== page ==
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MonkeyNotes-Tom Jones by Henry Fielding
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THEMES

Major

Contrasts in varieties of life.

Tom Jones like, Don Quixote is characterized by a systematic organization of contrasts. One attitude is played off against the other and one way of life is contrasted with the other. There is a constant detail of contrast in the character relationships, scene relationships and even verbal relationships. By this novel, the full and direct artistic impact of son Quixote is felt. Just as Cervantes Fielding uses the 'point of views' of the omniscient author. His world is populous and extensive in its spatial design. One character alone does not demand attention, the author's own humorous irony is itself one of the materials of the novel. In the 'head-chapters' a contrast is provided between intelligence focused 'on' the human situation he has created and the intelligence of the characters within the created situation.

Tom Jones, the central character is contrasted with Blifil. The wicked Blifil, is indeed Tom’s ‘opposite’ and the chief pause of his sorrows. Blifil provides the chief character contrast in the book. For while the curve of tragedy is spun from within the tragic protagonist, produced out of his own passions and frailties; the curve of comedy is spun socially and gregariously as the common product of men in society. Out of the gregarious action in Tom Jones, the conflict between hero and villain is propelled to a resolution.

In the end, the rogue who appeared to be a good man is exposed in his true nature as rogue, and the good man, who appeared to be a rogue is revealed in his true good nature. Other similar exposures of other characters happen towards the end.


The major contrast in Tom Jones - the novel is the conflict between natural, instinctive feeling and those appearances with which people disguise deny or inhibit natural feeling - intellectual theories, rigid moral dogmas, economic conveniences doctrines of social responsibility. This is the broad thematic contrast in Tom Jones. Form and instinctive feeling engage in constant eruptive combat. The battlefield is between with debris of ripped masks. It is shown in many occasions in Tom Jones that the animal or instinctive party of man is denied. Instead, a more formal appearance is adopted. The damaging uses of intelligence in human nature are depicted - in wicked Blifil's calculative shrewdness in Black George's rationalization for keeping Tom's money, in the absurd intellectual formulas, elaborated by Thwackum and Square. The disparaging effects can also, be seen in Allworthy's high minded ethics and in Tom's own idealism. In the other hand of intellectualized thoughts are the instinctive responses that are Tom's. Tom yields formidably and frequently to instinct, and in so doing, he exhibits the 'naturalness, and therefore the rightness of instinct as constituent of the personality. Thus, he corrects the overemphasis on formal appearances which we see in other characters. But at the same time, Tom Jones shows a remarkable absence of that useful social sense which we call desertion a lack of which is damaging certainly to himself and a cause of confusion to others. It is the incongruity between what a man might 'naturally' be and what he makes of himself by adopting a formulary appearance or mark, that gives ' human nature ' its variety and funniness and treacherousness.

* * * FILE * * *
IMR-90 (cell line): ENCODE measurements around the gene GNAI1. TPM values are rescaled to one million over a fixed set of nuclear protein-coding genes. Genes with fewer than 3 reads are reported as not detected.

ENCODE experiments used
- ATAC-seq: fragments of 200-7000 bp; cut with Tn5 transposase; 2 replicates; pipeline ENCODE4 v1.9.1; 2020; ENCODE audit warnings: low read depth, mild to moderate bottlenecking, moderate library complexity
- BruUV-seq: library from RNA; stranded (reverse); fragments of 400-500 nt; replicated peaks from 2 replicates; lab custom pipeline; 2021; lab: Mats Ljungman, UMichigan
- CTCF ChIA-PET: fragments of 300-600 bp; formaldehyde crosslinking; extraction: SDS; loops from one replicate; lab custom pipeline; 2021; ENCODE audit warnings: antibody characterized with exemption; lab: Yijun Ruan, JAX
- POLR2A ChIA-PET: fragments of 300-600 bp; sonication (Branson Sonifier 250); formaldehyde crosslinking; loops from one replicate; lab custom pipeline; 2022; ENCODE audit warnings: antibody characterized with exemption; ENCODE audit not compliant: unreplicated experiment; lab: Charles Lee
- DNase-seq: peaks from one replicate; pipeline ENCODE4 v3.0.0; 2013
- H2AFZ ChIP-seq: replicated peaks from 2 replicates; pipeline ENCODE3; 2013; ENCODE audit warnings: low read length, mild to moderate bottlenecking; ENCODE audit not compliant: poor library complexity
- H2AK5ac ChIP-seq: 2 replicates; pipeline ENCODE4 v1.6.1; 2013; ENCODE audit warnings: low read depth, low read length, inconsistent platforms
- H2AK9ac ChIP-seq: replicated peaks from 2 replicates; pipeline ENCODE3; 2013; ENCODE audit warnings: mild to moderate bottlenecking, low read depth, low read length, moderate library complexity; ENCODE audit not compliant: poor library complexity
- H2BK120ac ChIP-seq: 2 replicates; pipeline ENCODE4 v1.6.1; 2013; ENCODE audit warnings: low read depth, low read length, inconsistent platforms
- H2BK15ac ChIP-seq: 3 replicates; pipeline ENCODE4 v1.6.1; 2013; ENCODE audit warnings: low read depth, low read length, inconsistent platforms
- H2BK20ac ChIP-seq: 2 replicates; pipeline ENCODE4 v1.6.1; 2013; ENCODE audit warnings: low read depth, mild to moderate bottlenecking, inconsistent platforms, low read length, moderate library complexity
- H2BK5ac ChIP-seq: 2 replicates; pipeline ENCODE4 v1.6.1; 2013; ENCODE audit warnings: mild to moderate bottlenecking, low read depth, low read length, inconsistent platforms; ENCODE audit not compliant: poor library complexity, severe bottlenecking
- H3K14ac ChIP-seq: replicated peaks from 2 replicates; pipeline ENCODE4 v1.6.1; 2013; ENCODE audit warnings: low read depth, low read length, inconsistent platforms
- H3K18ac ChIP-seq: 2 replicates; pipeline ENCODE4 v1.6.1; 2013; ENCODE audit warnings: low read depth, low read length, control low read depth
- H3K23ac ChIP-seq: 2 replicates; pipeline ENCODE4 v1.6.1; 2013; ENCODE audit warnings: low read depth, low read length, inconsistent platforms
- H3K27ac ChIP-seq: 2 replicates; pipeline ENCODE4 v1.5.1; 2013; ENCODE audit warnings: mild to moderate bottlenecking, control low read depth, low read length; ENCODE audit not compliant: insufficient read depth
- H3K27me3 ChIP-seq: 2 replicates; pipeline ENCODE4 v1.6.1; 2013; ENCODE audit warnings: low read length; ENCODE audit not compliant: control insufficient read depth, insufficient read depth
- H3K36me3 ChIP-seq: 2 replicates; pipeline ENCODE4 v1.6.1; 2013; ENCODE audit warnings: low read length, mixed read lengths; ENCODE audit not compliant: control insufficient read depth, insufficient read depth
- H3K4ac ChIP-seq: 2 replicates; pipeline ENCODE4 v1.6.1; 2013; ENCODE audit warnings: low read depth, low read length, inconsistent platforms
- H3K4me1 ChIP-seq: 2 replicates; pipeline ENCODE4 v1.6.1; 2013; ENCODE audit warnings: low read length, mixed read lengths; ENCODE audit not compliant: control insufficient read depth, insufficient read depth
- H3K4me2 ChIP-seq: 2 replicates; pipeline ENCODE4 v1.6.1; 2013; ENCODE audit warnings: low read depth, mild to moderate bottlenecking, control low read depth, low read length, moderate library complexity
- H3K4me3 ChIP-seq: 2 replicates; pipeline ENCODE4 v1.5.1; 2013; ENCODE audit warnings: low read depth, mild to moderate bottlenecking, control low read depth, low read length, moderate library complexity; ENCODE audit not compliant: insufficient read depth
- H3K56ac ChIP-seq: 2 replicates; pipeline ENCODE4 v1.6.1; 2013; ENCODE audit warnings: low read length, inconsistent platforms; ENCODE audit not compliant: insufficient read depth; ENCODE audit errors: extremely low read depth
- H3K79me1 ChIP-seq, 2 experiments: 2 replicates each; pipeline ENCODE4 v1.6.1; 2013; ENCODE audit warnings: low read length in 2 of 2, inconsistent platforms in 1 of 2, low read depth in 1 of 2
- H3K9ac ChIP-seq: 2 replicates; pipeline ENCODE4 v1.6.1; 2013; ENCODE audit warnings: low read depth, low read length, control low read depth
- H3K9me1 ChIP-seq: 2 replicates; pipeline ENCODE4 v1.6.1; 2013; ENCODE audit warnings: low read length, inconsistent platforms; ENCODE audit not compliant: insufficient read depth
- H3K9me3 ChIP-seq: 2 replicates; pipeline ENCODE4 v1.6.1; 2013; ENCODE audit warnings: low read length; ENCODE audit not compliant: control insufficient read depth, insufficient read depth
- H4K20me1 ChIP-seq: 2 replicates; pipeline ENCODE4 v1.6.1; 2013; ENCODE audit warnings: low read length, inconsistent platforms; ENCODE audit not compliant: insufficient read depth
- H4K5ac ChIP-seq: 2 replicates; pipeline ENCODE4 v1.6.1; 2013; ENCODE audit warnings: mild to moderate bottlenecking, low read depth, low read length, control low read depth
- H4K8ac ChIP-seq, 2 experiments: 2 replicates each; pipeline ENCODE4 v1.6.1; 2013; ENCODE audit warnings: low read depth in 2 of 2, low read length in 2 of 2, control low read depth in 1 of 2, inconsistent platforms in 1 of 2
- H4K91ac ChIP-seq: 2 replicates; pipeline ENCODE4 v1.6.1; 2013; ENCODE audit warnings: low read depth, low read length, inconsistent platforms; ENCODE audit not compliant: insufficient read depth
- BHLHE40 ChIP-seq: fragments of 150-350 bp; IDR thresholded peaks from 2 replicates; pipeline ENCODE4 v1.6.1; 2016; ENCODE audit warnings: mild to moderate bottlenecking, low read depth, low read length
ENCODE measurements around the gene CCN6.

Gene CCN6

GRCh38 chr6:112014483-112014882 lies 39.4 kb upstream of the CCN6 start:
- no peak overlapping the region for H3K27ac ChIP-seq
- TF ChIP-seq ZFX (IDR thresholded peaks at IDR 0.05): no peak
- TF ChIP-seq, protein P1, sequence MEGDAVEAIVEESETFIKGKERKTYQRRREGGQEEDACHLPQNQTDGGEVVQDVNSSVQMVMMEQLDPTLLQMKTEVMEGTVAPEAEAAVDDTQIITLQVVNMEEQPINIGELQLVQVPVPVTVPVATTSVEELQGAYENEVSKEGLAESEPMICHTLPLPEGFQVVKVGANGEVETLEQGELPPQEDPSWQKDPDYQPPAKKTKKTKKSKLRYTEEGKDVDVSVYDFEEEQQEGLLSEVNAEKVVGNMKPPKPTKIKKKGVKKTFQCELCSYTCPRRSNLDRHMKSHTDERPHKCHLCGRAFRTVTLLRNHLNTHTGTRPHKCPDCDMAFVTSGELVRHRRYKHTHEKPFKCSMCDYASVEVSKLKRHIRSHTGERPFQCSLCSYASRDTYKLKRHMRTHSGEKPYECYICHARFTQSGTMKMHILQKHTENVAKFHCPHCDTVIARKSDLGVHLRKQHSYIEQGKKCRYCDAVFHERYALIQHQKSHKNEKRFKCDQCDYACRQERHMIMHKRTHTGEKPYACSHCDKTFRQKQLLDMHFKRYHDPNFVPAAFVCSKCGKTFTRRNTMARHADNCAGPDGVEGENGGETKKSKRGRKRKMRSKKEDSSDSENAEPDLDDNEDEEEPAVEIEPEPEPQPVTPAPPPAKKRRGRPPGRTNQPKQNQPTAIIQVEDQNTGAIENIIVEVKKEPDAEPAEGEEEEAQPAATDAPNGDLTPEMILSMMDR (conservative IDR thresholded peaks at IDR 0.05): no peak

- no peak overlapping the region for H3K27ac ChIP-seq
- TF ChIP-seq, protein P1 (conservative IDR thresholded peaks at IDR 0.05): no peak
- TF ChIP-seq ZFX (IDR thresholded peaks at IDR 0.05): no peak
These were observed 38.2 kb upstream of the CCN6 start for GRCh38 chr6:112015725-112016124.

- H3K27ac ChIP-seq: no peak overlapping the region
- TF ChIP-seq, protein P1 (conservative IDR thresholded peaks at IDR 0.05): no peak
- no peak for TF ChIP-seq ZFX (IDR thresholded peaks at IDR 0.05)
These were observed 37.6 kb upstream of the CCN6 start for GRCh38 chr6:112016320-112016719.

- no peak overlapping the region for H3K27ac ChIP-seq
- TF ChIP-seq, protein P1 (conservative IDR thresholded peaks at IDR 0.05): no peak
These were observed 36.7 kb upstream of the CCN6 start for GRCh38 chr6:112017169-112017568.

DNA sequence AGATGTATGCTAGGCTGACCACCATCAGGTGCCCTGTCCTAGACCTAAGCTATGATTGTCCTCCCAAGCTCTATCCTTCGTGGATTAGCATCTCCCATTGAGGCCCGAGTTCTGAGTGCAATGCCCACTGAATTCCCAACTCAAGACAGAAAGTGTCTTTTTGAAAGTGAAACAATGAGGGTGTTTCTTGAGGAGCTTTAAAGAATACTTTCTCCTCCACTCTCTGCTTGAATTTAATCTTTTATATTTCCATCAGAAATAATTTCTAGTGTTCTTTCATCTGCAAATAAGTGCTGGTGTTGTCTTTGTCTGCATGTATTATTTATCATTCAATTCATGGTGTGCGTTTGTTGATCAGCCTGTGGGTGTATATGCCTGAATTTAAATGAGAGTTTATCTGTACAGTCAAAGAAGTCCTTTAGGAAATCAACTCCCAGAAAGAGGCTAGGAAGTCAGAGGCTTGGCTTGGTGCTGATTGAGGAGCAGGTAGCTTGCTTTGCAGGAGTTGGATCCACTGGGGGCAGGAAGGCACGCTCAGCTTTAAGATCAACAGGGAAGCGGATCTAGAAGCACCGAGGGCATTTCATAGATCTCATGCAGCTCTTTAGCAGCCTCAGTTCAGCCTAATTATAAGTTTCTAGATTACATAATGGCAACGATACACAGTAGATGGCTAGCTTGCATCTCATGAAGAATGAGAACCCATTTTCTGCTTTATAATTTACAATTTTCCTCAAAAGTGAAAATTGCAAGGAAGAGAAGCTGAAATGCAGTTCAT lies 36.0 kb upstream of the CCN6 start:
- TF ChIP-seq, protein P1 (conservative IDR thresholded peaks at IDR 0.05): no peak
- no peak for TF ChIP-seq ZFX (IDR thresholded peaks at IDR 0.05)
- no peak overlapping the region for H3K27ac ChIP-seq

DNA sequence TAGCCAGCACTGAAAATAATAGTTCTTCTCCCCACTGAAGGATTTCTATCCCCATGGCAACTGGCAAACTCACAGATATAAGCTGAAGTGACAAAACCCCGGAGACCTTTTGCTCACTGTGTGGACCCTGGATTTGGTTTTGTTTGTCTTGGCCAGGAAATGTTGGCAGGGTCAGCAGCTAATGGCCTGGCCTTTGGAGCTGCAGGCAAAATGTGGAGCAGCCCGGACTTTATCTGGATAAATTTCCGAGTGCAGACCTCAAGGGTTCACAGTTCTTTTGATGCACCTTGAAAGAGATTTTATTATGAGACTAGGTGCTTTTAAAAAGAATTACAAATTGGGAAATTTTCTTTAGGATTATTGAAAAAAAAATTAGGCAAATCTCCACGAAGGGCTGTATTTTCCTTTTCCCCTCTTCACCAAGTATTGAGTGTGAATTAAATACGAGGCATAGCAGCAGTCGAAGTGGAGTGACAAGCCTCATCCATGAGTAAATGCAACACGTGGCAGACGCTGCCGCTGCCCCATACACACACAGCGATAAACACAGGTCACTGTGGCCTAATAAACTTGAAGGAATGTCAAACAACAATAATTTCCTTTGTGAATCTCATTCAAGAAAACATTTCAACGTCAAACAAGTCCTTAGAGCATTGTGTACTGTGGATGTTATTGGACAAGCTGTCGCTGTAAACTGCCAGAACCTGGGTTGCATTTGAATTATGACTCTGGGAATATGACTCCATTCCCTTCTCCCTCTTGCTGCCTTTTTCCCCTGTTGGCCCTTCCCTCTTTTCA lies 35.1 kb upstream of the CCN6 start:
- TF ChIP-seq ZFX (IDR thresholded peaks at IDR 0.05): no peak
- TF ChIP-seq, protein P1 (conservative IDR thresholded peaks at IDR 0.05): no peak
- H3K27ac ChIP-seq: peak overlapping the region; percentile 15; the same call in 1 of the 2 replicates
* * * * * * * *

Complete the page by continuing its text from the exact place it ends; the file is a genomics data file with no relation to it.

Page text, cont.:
Apart from the major contracts in characters, there are also prevalent many minor contrasts between what appearances are and what reality is. While Miss Brid get is the real mother of Blifil, this fact is hidden bill the very end. She is able to self righteously condemn the sexual indulgences of the lower classes, and at the same time preserve the fruit of her own indulgence. But finally we learn about the contrast between her appearance and her reality.

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